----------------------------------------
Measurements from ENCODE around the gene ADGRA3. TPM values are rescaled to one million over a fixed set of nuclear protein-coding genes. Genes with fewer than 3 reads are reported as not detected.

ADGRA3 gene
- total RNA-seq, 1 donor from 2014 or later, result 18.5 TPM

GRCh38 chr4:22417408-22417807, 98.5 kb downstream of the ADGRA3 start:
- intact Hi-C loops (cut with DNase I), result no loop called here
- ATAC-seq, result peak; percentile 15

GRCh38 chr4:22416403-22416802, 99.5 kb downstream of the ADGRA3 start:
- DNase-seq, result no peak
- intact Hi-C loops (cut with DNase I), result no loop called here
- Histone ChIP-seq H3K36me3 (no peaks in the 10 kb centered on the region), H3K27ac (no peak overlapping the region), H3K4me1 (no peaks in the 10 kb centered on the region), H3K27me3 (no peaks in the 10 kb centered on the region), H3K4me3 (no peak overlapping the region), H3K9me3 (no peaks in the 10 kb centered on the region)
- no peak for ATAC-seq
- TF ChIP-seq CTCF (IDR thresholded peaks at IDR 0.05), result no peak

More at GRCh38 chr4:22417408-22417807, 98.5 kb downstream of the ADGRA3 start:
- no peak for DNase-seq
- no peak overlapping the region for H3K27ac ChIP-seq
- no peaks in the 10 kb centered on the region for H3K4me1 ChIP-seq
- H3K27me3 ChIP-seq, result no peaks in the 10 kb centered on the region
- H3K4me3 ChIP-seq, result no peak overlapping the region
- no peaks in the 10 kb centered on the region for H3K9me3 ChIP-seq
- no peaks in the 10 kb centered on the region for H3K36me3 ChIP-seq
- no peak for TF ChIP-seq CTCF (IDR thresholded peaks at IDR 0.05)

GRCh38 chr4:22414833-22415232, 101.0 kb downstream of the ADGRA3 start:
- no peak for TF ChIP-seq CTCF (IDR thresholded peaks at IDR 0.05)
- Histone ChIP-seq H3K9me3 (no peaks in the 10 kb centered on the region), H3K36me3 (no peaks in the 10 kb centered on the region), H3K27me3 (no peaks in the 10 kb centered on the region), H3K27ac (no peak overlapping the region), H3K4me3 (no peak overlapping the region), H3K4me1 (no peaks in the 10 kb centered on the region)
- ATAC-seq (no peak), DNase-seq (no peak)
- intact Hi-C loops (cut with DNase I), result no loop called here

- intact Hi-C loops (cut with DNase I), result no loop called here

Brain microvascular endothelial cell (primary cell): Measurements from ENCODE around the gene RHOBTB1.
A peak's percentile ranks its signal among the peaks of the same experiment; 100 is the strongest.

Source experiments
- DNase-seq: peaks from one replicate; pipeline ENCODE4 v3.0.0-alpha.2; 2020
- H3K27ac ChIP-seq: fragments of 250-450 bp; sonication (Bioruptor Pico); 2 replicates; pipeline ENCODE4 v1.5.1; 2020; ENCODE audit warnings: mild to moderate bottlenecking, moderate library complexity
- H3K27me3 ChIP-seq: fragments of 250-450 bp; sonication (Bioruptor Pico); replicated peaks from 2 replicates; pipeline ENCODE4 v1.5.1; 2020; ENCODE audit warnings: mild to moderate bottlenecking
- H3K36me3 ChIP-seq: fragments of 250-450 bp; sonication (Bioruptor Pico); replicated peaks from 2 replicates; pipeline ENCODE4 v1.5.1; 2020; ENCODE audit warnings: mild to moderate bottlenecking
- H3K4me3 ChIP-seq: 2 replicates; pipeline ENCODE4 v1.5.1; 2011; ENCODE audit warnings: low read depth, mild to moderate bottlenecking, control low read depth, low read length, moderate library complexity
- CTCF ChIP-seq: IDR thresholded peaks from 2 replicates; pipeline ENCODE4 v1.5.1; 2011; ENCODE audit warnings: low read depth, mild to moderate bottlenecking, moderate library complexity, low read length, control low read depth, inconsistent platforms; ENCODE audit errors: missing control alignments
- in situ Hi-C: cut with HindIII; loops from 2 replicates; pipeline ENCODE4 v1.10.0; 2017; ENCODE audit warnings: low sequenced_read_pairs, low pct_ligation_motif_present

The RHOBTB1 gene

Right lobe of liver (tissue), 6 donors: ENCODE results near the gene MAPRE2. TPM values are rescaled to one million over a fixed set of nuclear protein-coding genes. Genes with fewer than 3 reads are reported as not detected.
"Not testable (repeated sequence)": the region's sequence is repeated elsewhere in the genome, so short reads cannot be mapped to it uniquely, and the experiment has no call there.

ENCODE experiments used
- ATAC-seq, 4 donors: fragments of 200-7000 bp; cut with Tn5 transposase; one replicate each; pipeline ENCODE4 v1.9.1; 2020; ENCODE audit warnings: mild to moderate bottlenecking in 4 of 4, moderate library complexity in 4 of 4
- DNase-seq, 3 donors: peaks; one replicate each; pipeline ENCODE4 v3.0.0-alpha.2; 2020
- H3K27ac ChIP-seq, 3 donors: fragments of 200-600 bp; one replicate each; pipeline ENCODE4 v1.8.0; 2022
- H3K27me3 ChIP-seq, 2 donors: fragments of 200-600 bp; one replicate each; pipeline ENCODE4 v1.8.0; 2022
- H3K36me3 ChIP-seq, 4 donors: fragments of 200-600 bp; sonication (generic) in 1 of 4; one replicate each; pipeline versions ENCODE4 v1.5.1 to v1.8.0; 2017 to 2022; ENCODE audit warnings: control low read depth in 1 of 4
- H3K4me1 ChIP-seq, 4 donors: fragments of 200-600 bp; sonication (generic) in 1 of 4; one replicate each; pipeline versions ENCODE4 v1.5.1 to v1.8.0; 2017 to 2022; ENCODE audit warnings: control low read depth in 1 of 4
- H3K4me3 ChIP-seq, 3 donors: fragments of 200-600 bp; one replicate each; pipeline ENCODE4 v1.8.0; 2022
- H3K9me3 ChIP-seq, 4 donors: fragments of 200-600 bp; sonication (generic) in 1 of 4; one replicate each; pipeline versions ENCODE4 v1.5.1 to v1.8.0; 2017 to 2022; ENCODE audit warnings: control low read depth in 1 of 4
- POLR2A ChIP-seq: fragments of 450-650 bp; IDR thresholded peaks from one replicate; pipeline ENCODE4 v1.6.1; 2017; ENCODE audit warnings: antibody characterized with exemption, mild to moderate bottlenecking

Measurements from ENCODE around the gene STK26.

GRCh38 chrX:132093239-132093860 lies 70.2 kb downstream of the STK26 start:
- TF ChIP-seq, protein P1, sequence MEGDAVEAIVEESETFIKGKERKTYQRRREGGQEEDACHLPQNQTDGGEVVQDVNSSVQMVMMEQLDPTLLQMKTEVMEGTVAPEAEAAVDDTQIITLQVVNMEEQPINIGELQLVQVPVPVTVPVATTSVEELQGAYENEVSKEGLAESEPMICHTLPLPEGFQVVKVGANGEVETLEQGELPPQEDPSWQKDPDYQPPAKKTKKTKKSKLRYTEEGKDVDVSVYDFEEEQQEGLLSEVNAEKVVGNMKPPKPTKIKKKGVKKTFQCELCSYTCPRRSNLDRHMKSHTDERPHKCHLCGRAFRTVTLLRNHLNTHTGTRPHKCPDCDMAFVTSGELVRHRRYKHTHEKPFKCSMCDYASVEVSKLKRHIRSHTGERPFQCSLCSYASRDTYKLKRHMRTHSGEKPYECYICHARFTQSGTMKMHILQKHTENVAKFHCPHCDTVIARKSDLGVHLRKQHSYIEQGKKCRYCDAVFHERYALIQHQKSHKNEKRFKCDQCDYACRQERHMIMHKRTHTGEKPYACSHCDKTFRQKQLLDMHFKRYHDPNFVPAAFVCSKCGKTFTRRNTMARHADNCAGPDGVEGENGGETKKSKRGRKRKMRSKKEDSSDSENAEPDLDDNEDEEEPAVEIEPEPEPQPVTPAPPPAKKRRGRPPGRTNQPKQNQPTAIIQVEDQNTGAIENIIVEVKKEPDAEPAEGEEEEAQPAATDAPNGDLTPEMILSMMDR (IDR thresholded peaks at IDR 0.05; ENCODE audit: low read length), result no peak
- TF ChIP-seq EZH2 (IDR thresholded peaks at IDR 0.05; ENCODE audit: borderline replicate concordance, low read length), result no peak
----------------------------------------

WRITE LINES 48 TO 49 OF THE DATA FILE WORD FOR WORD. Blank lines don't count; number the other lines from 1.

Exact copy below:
- H3K4me3 ChIP-seq, 3 donors: fragments of 200-600 bp; one replicate each; pipeline ENCODE4 v1.8.0; 2022
- H3K9me3 ChIP-seq, 4 donors: fragments of 200-600 bp; sonication (generic) in 1 of 4; one replicate each; pipeline versions ENCODE4 v1.5.1 to v1.8.0; 2017 to 2022; ENCODE audit warnings: control low read depth in 1 of 4